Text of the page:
Money, Money, Money: How It’s Spent And Why It Matters

Money, Money, Money: How It’s Spent And Why It Matters


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Here at the Austin EcoNetwork, we love to show you the many ways that local government affects your life… and teach you how to get involved with these issues and make a difference in your local community.

There is perhaps no clearer example of the impact of government than the city’s budget. Every year in the late summer, Austin City Council makes some big decisions. They decide how much our property tax bills will rise or fall. They decide how much public money will be spent on building affordable housing in this city. They decide if our parks will have enough funding to provide us with fun, recreational opportunities for years to come.

Yes, we know that the idea of a bunch of numbers on a page can seem a bit boring. But that’s not all a budget is. Simply put, a budget is how a city spends all of our money… which means that this is a conversation you simply don’t want to miss out on.

Never participated in the city’s budget process before? Don’t worry, we’ll teach you everything you need to know.

1. The Basics

Earlier this week, Austin’s new city manager, Spencer Cronk, delivered his proposal for the city’s new 2018-2019 budget.

Here’s what’s in it:

  • $4.1 billion all-funds budget (This includes city departments that generate their own revenue, like Austin Energy and Austin Water.) This is a 4 percent increase from last year.
  • $1 billion General Fund budget (This is where the bulk of the city’s discretionary spending comes into play, which means it often gets the most attention during budget talks.) This is a $600,000 increase from last year.
  • 4.9 percent property tax increase  – For the average Austinite (with a home worth $332,366) this amounts to an addition $78.04 in property taxes and fees this upcoming year. Although the average Austinite will be paying more in property taxes this year, it’s a smaller increase than we’ve seen in recent years. For example, last year, the average Austinite’s property tax bill increased by $151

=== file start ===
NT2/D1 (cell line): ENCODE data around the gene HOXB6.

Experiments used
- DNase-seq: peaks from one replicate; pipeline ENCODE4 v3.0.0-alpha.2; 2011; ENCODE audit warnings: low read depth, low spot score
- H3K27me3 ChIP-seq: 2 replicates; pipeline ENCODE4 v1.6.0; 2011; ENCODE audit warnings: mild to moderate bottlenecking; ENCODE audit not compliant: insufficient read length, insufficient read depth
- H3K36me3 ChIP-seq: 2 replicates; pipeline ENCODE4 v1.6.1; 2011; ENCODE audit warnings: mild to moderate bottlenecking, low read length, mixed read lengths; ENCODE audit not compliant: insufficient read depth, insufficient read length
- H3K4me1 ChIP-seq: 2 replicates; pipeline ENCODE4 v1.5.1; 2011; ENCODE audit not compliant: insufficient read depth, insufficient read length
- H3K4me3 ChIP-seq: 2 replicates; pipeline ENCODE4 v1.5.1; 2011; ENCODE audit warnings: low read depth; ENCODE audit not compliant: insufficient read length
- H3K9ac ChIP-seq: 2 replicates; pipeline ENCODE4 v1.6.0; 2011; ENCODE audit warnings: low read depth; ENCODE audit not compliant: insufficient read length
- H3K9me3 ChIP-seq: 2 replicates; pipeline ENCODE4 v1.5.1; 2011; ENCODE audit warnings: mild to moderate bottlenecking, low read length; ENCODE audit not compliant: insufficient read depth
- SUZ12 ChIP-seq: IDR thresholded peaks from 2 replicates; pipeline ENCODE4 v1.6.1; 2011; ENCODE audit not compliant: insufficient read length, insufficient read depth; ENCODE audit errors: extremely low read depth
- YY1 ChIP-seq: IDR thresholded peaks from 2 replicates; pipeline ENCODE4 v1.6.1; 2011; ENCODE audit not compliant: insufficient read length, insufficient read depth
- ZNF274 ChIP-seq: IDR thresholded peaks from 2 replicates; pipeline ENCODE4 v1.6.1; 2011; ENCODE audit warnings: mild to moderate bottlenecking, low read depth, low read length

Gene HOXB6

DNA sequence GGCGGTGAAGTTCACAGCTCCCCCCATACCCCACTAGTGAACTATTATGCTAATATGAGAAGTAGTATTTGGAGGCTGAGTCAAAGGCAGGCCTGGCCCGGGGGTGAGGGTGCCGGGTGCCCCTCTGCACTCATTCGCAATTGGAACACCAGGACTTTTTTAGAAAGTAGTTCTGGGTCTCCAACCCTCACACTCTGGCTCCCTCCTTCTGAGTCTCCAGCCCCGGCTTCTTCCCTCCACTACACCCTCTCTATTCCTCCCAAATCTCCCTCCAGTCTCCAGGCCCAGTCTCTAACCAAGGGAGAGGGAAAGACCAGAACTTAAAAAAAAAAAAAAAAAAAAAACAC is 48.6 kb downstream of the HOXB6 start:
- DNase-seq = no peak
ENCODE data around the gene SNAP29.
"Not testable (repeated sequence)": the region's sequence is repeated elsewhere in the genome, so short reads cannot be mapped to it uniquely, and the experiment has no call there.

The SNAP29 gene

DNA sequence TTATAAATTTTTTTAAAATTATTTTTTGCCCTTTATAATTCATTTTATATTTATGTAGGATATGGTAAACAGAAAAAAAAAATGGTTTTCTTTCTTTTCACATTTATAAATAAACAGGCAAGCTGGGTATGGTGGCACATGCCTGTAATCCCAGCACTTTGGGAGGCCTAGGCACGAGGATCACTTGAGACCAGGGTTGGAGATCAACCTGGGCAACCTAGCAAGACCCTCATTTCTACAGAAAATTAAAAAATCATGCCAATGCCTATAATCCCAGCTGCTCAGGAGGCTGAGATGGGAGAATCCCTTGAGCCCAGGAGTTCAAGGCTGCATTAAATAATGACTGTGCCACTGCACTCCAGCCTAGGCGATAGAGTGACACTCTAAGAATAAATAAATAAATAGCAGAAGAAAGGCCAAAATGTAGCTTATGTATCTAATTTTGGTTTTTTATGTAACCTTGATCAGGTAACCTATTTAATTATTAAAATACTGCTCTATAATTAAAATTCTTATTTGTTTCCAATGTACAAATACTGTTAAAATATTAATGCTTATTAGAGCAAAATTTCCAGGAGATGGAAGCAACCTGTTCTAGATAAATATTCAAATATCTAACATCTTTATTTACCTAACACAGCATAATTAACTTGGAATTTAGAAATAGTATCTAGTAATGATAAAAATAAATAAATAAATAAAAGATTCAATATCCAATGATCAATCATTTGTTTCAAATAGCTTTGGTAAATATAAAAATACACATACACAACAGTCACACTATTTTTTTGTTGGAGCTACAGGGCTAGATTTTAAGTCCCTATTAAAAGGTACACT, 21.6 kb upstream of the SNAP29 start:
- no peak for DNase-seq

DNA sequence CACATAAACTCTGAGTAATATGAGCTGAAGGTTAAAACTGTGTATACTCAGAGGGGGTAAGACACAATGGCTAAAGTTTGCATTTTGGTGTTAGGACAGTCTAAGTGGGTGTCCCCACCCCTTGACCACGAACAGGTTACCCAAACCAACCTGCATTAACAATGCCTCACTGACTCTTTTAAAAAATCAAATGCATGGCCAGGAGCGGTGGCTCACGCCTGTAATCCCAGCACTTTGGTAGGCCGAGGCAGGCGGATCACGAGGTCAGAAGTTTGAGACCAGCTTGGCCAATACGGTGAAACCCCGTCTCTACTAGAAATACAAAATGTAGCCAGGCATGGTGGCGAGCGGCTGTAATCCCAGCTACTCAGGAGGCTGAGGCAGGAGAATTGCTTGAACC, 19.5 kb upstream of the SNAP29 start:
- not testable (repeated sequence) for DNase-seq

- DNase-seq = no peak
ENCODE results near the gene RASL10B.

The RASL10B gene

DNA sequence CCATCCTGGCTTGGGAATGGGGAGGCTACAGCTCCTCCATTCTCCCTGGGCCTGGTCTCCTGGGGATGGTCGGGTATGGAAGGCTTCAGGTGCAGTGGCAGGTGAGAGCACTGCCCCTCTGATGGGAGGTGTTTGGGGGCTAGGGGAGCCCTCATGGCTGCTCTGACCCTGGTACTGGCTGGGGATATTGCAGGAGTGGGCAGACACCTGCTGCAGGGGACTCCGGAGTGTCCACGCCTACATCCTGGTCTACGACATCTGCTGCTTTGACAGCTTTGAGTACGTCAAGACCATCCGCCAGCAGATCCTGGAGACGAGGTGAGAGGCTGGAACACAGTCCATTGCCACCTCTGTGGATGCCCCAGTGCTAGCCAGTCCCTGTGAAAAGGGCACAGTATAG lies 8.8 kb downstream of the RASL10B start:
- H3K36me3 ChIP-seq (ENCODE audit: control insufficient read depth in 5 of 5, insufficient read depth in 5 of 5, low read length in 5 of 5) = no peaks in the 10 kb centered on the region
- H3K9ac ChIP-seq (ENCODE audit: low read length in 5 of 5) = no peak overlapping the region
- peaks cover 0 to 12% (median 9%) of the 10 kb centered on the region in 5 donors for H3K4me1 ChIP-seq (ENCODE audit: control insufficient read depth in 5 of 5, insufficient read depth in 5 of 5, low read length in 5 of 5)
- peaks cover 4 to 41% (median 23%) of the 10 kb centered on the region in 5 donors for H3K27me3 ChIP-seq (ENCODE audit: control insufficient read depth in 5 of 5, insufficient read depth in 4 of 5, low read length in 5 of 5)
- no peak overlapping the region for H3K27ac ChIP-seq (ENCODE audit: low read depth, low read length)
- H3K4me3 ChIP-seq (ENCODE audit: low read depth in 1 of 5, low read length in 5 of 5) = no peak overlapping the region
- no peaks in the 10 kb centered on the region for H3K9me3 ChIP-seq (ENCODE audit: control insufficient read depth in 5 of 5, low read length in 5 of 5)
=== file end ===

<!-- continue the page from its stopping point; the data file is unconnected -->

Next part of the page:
• Homestead exemption increases from 8 percent to 10 percent (which means you can exempt 10 percent of your home’s value from property taxes)

2. A New Budgeting Process For Austin

In his first budget cycle as city manager, Cronk has introduced a new way of doing things. Instead of presenting the budget as chunks of money going toward different city departments (see last year’s budget chart below), Cronk has decided to break things up into the desired outcomes that our budget spending could bring us.

2018 Austin Budget

Austin’s 2018 budget

These so-called “Strategic Outcomes” were adopted by City Council and include:

  • Health & Environment
  • Culture & Lifelong Learning
  • Economic Opportunity & Affordability
  • Government That Works
  • Mobility
  • Safety

In April, Council got even more specific about these outcomes, prioritizing 10 “indicators of success,” aka areas where the city most needs to improve over the next two to three years.

These priorities are:

Council Priorities

And here is how the money is allocated across each of these outcomes in the proposed budget:

Funds By Strategic Outcome

The exact breakdown of how all of this money will be spent is included in this document.

Not surprisingly, it’s a bit long, so we’ve taken the time to pull out some of the highlights for you:

  • Fully funding the Housing Trust Fund (which supports affordable housing) for the first time ever, allocating a total of $5.3 million towards it